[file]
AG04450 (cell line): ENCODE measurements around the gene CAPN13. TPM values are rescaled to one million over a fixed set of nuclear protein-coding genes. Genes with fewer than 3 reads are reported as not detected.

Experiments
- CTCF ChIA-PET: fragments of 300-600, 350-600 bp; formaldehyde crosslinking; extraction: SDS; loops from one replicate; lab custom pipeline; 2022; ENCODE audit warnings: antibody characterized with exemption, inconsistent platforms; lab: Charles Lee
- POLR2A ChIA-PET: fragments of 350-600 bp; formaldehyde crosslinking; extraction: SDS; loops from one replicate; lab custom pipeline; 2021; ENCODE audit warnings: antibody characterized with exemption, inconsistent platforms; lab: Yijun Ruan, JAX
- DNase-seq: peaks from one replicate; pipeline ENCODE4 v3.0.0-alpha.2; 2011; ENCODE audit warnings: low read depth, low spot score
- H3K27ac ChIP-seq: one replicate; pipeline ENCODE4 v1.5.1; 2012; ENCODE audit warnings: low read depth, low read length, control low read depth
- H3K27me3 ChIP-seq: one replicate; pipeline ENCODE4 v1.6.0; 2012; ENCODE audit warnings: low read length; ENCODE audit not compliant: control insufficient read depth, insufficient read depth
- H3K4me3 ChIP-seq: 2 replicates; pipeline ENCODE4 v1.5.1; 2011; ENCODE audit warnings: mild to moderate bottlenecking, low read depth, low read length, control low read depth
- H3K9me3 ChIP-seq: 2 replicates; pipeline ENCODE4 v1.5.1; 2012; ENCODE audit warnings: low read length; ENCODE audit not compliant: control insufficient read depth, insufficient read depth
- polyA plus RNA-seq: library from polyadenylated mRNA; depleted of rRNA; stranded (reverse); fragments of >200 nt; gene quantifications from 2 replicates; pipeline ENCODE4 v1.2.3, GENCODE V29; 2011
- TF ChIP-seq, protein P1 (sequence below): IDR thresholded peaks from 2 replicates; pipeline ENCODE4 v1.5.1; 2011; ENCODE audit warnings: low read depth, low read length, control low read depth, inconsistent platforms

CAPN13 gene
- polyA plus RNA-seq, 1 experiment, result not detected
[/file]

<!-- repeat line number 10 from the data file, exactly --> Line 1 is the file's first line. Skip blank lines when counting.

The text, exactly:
- polyA plus RNA-seq: library from polyadenylated mRNA; depleted of rRNA; stranded (reverse); fragments of >200 nt; gene quantifications from 2 replicates; pipeline ENCODE4 v1.2.3, GENCODE V29; 2011